Book picks similar to
The Winding Stair by A.E.W. Mason
A Corner of Destiny
Grace Livingston Hill - 2015
But his feelings soon turn to guilt when he realizes his carelessness caused more harm to Rosalie than a few broken bones. With a newly awakened conscience, Pemberton vows to do everything in his power to get Rosalie back on her feet. He’ll intercede with her employer, find her a place to live, and help her make friends. But as he gets to know Rosalie and discovers her close walk with God, Pemberton begins to wonder if Rosalie might do him more good than he could ever hope to do for her. This early novel by beloved Christian fiction author Grace Livingston Hill was first published as a serial story in a 1904 Christian magazine.
A Girl From Zanzibar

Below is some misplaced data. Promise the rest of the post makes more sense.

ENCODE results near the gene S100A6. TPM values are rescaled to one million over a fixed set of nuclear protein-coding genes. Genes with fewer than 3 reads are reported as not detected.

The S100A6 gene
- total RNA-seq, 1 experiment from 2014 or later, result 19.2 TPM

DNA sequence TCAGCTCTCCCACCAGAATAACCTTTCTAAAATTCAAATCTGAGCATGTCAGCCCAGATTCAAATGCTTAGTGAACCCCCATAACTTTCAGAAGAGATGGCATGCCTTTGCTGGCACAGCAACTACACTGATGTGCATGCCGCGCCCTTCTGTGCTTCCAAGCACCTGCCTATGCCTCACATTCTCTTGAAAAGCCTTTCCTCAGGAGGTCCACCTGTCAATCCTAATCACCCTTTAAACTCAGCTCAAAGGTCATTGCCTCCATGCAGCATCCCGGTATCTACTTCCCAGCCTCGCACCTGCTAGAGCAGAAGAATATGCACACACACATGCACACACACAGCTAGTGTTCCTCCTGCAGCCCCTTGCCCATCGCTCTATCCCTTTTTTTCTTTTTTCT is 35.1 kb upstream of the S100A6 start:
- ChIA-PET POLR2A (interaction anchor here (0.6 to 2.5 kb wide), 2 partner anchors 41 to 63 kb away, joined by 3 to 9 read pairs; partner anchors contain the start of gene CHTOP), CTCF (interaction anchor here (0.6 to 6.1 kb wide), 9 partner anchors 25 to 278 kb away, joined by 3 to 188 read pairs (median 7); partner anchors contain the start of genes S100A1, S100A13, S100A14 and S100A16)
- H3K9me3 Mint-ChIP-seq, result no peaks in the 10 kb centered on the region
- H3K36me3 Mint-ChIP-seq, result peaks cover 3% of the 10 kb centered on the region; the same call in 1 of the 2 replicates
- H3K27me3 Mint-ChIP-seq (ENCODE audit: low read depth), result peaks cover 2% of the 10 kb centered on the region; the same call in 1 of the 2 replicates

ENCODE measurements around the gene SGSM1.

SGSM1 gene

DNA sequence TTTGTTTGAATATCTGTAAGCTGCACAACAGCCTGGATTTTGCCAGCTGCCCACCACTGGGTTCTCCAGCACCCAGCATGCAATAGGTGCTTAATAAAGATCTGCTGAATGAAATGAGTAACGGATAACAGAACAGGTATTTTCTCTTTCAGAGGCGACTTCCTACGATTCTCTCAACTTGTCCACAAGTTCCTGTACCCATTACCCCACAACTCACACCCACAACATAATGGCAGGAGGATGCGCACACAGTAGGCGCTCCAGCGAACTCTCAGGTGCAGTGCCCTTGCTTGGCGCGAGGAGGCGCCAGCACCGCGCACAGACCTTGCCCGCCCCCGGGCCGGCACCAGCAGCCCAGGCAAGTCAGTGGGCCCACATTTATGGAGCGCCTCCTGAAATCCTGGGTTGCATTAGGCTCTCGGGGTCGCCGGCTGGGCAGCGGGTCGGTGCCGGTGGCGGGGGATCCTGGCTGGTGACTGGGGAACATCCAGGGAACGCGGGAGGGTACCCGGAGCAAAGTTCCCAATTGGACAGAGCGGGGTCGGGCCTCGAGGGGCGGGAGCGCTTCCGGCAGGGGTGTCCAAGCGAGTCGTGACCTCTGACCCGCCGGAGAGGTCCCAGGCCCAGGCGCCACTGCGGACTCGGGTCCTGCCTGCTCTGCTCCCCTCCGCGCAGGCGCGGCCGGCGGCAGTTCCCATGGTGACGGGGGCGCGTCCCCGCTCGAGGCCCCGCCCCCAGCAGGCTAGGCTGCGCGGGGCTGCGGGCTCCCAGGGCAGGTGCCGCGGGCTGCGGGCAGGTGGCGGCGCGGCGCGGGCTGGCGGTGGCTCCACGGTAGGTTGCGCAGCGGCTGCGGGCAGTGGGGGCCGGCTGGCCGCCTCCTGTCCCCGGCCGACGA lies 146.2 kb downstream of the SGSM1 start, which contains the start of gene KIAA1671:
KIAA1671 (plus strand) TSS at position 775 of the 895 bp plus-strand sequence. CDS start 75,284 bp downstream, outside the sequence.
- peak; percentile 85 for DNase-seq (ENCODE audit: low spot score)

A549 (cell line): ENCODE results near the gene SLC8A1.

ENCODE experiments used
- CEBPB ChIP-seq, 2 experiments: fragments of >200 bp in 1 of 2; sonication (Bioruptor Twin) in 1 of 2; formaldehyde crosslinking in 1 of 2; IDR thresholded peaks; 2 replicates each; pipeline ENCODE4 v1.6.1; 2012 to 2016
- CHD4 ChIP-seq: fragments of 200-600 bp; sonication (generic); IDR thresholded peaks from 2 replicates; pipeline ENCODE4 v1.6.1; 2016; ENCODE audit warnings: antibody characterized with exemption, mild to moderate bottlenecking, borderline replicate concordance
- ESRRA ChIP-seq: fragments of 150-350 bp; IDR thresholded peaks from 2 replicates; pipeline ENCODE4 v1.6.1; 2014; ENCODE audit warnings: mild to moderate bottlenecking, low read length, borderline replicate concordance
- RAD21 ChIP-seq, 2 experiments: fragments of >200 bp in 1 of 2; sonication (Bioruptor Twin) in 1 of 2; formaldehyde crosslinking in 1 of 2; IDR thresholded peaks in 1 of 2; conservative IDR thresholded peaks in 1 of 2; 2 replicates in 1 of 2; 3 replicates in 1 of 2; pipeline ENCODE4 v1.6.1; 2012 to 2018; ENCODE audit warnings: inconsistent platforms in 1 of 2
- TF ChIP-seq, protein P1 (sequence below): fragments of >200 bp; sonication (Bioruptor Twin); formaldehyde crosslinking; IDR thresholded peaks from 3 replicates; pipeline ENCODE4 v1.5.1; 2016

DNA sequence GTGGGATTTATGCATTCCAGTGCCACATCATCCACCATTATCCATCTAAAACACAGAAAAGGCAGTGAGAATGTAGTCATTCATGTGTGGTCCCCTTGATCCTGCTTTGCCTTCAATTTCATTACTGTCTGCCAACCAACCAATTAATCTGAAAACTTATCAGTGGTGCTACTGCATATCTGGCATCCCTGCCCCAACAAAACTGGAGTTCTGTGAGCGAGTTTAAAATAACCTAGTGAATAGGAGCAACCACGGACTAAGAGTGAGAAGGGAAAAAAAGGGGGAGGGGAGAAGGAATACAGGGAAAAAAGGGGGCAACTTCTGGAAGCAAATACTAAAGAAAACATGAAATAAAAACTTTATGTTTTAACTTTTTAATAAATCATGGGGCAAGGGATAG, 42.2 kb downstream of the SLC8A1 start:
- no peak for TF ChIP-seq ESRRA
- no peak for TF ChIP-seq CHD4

Roger King - 2002
“A headstrong heroine zigzags from Zanzibar to America in Roger King’s daring new novel.”—Elaina Richardson, O magazine“There is no safe haven, this brilliant, prescient novel suggests.”—Suzanne Ruta, The New York TimesWinner of the Bay Area Book Reviewers Association Award for Best Novel 2002.
Branislav Nušić - 1982
Pavle leaves town to think things over. Weeks later, a deformed corpse is found washed up on the banks of the Danube and is identifed to be that of Pavle. The case is judged a suicide. Three years later, Pavle, now "the deceased," unexpectedly returns. He discovers that his heirs have not only plundered his estate, but also refuse to recognize him as being "legally" alive, and they unite to keep him "dead" to maintain the status quo. This is the first English translation of a masterful and darkly comic play that will enter its rightful place as a world classic. The fluid and natural translation lends itself to theatrical production. Comically absurd, filled with existential angst, it was ahead of its time in 1937. At once vaudevillian and modernist, it is distinguished by clever plotting and stinging dialogue. The play stands as a lasting and caustic satire of human greed, strangely consonant with todays society.
E. Phillips Oppenheim - 1907